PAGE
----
I was scrolling through facebook today and saw a post for “walk 50 miles with your dog this month” for XYZ charity. I looked at my dog and said, “When this new medication makes me feel better, we can do this.”
A friend asked me to go to a large mall in the area, and I declined but added, “When this new medication starts working, I’d love to go and walk around.”
A colleague asked me to come and chat about the book I wrote, but her office is on the other side of campus. I responded with, “When this new medication starts working, I’ll stop by soon.”
I’m always waiting to feel better.
After 20+ years, I still struggle with accepting my disease and the limitations it has place on me. I always say, it’s not the end of the world, rather it’s another way of living in the world. For the most part, I think I have done a good job making a good life for myself. Then I catch myself with “when” statements. I’m always waiting for that better day to come and honestly, it probably won’t happen. Things have become much more difficult over the past year. My mobility is decreasing, my weight is increasing from steroids and depression, and my heart is breaking.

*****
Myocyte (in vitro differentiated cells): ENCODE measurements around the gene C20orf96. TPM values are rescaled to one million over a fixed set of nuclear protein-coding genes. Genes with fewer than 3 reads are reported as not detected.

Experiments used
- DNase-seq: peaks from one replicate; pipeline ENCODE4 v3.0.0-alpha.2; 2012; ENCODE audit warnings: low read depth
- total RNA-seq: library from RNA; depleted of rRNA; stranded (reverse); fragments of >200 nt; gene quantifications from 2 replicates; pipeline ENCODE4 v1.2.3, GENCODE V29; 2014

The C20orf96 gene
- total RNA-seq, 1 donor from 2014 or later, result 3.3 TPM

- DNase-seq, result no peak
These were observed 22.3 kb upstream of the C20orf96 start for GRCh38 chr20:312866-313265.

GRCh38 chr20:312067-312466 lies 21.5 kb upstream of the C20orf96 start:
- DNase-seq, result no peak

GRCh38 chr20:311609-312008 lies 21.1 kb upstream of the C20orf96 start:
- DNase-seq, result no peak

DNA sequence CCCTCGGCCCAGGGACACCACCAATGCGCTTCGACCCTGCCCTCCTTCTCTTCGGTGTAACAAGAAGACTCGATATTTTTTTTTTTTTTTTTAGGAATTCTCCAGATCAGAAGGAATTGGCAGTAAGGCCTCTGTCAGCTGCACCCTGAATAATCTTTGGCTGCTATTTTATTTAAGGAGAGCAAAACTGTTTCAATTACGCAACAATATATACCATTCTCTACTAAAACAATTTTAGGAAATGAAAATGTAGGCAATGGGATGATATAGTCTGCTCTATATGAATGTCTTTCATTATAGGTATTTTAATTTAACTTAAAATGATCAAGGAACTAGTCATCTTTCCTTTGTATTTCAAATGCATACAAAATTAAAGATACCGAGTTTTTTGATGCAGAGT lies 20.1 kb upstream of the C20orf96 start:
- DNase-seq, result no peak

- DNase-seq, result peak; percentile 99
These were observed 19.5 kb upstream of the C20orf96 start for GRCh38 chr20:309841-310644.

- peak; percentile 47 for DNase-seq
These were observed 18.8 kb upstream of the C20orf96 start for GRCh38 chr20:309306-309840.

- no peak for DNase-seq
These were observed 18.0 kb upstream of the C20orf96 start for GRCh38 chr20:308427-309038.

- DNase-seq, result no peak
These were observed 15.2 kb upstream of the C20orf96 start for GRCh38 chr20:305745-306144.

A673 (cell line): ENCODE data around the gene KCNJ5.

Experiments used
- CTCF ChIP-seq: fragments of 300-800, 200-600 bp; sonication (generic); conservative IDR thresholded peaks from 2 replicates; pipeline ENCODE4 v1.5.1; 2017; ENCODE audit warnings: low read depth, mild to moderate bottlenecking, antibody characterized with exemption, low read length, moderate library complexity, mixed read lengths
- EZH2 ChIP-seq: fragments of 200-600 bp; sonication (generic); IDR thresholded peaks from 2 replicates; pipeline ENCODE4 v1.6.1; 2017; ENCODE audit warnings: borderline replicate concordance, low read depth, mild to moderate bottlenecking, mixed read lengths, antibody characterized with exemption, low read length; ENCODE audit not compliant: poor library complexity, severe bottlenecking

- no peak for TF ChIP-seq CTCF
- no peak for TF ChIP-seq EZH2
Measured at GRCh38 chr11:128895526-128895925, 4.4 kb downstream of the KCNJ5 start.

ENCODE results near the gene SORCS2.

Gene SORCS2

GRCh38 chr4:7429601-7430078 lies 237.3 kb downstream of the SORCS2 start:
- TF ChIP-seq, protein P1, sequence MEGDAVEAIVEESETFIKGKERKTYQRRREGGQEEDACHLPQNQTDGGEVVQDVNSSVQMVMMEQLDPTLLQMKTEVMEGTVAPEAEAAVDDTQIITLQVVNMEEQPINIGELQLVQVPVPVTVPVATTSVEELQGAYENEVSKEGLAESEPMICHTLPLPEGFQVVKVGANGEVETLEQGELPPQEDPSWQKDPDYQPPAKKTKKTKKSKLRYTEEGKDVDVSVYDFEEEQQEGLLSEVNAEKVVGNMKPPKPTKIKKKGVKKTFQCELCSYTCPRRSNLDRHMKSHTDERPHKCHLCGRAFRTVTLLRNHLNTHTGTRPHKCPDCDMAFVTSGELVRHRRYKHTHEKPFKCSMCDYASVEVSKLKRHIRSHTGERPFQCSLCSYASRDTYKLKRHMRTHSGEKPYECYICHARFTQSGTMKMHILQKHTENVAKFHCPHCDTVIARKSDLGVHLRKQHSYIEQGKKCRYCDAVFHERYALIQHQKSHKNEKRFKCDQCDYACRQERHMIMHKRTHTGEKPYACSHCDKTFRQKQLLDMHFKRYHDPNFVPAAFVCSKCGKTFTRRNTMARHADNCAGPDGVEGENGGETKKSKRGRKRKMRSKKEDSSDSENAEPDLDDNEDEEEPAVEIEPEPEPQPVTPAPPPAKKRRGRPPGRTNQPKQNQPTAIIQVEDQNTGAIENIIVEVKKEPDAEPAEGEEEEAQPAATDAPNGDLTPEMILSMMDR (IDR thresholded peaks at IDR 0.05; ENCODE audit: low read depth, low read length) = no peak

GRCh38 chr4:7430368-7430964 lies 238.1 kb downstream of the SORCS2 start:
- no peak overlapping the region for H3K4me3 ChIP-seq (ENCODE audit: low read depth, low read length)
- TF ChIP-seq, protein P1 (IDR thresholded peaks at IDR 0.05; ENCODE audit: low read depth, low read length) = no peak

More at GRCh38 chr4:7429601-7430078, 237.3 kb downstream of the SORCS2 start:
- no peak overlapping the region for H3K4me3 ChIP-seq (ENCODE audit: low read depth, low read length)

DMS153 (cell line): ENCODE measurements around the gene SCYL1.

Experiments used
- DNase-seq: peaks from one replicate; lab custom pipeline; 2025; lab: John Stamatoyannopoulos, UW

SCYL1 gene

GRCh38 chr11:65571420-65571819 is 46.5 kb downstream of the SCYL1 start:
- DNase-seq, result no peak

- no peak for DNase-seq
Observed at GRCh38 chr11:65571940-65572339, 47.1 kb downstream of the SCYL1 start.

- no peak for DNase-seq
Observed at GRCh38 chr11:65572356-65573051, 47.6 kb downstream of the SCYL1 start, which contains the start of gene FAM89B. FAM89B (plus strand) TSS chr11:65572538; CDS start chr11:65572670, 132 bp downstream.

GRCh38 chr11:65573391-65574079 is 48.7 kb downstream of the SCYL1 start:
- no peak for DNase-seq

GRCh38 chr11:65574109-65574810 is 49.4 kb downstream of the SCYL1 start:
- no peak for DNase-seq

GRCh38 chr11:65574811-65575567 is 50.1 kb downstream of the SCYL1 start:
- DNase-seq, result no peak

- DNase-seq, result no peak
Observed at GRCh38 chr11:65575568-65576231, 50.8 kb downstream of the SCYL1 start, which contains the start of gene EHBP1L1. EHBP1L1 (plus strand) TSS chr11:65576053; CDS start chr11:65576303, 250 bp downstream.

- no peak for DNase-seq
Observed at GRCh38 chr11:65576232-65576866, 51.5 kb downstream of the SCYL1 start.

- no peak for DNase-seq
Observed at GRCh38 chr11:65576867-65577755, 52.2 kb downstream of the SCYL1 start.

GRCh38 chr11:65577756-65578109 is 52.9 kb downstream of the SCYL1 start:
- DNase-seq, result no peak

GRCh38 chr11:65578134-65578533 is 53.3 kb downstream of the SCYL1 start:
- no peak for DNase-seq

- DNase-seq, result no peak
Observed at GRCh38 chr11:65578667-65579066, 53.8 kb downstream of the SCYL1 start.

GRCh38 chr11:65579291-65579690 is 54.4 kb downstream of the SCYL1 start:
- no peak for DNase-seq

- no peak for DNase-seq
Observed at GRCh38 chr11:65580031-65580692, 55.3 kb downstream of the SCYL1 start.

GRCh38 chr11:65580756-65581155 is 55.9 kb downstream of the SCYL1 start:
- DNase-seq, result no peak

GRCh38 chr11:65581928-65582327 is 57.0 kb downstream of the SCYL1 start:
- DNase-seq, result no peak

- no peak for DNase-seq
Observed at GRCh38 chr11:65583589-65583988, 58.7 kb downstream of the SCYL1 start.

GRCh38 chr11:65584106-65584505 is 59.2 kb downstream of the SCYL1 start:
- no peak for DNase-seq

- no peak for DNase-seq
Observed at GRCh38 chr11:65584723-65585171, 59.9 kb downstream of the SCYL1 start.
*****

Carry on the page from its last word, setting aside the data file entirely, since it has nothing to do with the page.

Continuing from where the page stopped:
I have to learn how to move forward on what I can do instead of always waiting to feel better. It’s a mind shift that I am struggling to work through. Wish me luck.
I wrote a nice blog called my moment of when. When I stopped waiting, when i stopped talking about hurting, when I got up and moved. My moment of when is a discussion I have to remind my self of almost every week. Your insightful blog helps me remember to remind myself of my moment of when.
Wow, Kelly, what a powerful, thoughtful post! It’s so hard to juggle and balance those feelings of acceptance and living life as it is now with constantly waiting (hoping) to feel better. Thanks for voicing what so many of us feel –
Live with ME/CFS
Thank you Sue!